Sunday, 10 April 2016

The Wards of Old London: Queenhithe - Grain, Furs and Frost Fairs

A visitor to London walking along the Thames from the Tower of London towards Blackfriars passes from Vintry into Queenhithe Ward. John Stow, writing in 1598, tells us that it was "so-called of a water-gate, or harbour for boats, lighters and barges; and was of old time for ships, at what time the timber bridge of London was drawn up, for the passage of them to the said hithe, as to a principal strand for landing and unlading against the midst and heart of the city."

Queenhithe in 1676, by John Ogilby (image is in the Public Domain).

The harbour itself is not only the best-preserved of the original city docks, but also probably the earliest. Following the collapse of Roman governance in 410 AD, the walled city of Londinium and its wharves had been, over a period of three or four generations, abandoned, in favour of a new Saxon settlement, Ludenwic, to the west, where ships could be beached on what is, today, The Strand. In the winter of 871-2 AD, however, the "Great Heathen Army" of the Danes overwintered at London, refortifying the old Roman defences against the forces of King Alfred the Great. More than a decade later, having finally defeated them, Alfred decided to reoccupy the Roman city, in order to ensure that it could never again fall into the hands of his enemies. Land in what is today Queenhithe Ward was given to a Mercian nobleman named Edred, who established the harbour. Edredshithe subsequently became Ethelredshithe, and ultimately Queenhithe after 1100 when Henry I granted the duties on goods landed there to his Queen, Matilda of Scotland, herself a descendant of the pre-Norman Anglo-Saxon royal line.

Henry III, in 1225, commanded the Constables of the Tower of London to arrest the ships of the Cinque Ports as they sailed up the Thames, and to compel them to bring their corn to no other place but to the Queen's Hithe only. By John Stow's time, however, the access of large ships to what was called the "Inner Pool" (the stretch of the city waterfront lying to the west of London Bridge) had become very much restricted, and the role of Queenhithe in securing London's grain supply was much diminished. As grain merchants moved elsewhere, skinners and fur-traders moved in: a market was established at the head of the harbour, and the area remained the centre of the London fur trade into the Twentieth Century, with cargoes being brought upstream by the boats, lighters and barges described by Stow.

Queenhithe Market in the 1590s, by Hugh Alley (image is in the Public Domain). Alley was a minor city functionary, responsible for prosecuting those who infringed market regulations.
Two gentlemen of Queenhithe, by Hugh Alley (image is in the Public Domain). The man on the right is Alderman John More, Master of the Skinners Company from 1597 to 1601, who also served as Sheriff of London, and was on the Committee of the East India Company. The man on the left is thought to be Paul Hawkins, a vintner and a Common Councilman of the Ward.

During the coldest phases of the "Little Ice Age," in the 1650s and 1770s, the skinners and furriers of London must have found their products in especially high demand. The narrow arches of London Bridge slowed down the flow of the Thames, allowing the river to freeze over for weeks at a time. The "Frost Fairs" were among the earliest examples of what we might now think of as "pop-up" businesses. Impromptu "streets" and "roads" were set up across the ice, with ox-roasts, gingerbread stalls and gin-joints. "Purl" was a particular favourite - a hot concoction of gin and "wormwood wine."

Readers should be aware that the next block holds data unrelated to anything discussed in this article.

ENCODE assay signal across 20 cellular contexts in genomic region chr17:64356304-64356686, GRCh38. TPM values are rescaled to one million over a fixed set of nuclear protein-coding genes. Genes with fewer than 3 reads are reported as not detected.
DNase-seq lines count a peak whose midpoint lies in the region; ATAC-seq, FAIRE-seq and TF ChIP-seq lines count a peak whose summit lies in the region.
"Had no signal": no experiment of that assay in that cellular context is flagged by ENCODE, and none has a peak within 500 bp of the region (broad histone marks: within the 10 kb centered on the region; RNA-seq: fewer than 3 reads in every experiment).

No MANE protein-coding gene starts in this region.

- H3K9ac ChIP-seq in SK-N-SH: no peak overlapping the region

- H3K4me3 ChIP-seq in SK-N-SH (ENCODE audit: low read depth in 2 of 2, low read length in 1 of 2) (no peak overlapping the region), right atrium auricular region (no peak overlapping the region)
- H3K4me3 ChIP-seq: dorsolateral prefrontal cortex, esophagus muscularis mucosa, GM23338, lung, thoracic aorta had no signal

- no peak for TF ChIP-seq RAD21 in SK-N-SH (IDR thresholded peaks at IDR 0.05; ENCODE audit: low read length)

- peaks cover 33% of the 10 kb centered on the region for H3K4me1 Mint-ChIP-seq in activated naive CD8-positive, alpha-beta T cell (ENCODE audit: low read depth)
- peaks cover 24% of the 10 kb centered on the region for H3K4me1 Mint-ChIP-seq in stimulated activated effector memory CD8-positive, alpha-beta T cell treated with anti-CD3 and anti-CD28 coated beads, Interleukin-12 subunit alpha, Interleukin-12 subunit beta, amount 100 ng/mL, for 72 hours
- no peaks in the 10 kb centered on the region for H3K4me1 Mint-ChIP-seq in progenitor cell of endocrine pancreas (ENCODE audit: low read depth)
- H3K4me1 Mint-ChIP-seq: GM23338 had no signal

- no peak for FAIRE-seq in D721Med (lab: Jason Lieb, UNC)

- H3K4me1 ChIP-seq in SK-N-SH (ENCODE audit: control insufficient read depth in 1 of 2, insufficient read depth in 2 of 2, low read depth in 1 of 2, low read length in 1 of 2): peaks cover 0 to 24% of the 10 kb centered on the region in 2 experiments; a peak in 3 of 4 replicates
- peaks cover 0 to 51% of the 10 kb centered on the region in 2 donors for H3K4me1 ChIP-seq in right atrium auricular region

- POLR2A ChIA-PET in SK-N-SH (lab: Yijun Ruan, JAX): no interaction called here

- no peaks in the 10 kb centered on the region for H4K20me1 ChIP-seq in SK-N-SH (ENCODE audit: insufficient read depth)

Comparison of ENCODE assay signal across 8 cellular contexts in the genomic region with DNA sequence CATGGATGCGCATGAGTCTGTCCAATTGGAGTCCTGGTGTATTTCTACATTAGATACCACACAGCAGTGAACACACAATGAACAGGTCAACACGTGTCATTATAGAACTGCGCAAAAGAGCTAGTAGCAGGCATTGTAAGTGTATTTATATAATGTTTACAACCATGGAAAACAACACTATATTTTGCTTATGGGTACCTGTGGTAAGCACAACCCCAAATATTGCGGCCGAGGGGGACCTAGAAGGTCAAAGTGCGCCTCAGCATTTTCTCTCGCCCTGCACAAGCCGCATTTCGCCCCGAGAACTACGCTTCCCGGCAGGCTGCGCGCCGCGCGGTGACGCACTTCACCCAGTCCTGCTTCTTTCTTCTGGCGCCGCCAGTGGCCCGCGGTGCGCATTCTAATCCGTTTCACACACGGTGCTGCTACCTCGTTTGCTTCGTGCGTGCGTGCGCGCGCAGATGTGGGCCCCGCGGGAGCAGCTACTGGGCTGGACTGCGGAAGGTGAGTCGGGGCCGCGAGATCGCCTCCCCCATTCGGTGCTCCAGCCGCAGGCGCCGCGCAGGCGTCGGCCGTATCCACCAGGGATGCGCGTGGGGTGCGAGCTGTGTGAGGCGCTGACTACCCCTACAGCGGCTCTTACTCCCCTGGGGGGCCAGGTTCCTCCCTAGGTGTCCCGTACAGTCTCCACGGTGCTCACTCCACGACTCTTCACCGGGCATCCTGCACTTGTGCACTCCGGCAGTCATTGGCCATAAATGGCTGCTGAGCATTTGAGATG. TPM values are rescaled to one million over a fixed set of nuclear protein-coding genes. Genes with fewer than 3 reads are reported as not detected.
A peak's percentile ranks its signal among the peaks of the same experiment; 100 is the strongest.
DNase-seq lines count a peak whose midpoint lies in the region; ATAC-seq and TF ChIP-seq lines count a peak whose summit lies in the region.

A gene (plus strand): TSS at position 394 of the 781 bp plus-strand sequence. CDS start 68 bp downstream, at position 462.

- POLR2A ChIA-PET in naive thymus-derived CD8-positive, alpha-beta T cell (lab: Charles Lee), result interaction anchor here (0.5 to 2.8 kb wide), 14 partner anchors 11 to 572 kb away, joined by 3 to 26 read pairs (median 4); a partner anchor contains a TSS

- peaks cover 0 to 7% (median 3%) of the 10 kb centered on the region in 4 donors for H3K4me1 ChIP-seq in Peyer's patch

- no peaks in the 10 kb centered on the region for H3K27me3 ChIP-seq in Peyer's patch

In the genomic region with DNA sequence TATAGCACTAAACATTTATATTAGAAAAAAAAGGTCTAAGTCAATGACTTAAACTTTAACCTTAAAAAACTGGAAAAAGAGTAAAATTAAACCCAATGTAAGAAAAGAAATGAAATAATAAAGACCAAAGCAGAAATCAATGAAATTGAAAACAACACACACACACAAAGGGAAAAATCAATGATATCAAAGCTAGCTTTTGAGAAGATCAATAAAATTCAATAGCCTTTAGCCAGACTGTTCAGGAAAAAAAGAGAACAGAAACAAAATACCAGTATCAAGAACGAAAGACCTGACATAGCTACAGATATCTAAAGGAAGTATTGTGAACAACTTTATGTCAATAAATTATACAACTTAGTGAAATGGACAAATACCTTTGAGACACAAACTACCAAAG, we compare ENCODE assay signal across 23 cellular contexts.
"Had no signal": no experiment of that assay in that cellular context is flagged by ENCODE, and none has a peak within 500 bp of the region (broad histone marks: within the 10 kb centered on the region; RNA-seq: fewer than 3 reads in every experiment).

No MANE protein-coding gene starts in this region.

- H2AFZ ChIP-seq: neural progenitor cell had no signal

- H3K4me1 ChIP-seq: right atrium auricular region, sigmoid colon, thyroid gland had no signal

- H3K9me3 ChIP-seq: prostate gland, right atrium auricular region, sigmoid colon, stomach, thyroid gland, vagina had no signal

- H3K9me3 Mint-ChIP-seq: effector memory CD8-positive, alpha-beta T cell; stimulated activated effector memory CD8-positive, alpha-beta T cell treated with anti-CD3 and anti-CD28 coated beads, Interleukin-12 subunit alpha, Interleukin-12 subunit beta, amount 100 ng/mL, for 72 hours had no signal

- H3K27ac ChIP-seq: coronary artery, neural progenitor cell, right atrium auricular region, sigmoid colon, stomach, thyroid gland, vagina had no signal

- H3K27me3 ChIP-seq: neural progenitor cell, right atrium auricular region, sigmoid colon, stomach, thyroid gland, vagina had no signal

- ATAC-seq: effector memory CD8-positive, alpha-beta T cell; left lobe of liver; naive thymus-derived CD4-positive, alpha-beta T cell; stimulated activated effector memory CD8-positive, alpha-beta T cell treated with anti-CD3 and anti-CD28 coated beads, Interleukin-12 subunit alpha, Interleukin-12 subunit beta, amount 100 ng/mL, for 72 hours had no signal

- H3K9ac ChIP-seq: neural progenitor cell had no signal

The Frost Fair of 1677, by Abraham Hondius (Museum of London, licensed under CCA).

The last Frost Fair was held in 1814, and we have the following contemporary description:

"At every glance there was a novelty of some kind or another. Gaming was carried on in all its branches. Many of the itinerant admirers of the profits gained by E O Tables, Rouge et Noir, Te-Totum, Wheel of Fortune, The Garter were industrious in their avocations, and some of their customers left the lures without a penny to pay the passage over a plank to the shore. Skittles was played by several parties, and the drinking tents were filled by females and their companions, dancing reels to the sound of fiddles, while others sat around large fires, drinking rum, grog and other spirits. Tea, coffee and eatables were provided in abundance ... Several tradesmen, who at other times were deemed respectable, attended with their wares, and sold books, toys, and trinkets of almost every description."

The Frost Fair of 1814 (image is in the Public Domain): the crane with the sign reading "City new Road" is situated close to the Southern end of today's Millennium Bridge.
Many buildings in the ward were destroyed during the Blitz, and the area suffered a steep decline in the mid-Twentieth Century, but has since been regenerated, not least by the construction of the Millennium Bridge, linking Saint Paul's Cathedral with the major new cultural attractions of Tate Modern and Shakespeare's Globe.

Queenhithe Dock in 1923, by Waldo McGillycuddy Eagar, National Maritime Museum (image is in the Public Domain).
Smith's Wharf, Queenshithe, by Eric de la Mare, 1950s (English Heritage, National Monuments Record AA98/05348 - image is in the Public Domain).
The Millennium Bridge from Saint Paul's Cathedral (photo: Jan Kamenicek, licensed under CCA).

Mark Patton's novels, Undreamed Shores, An Accidental King and Omphalos, are published by Crooked Cat Publications, and can be purchased from Amazon. He is currently working on The Cheapside Tales, a London-based trilogy of historical novels.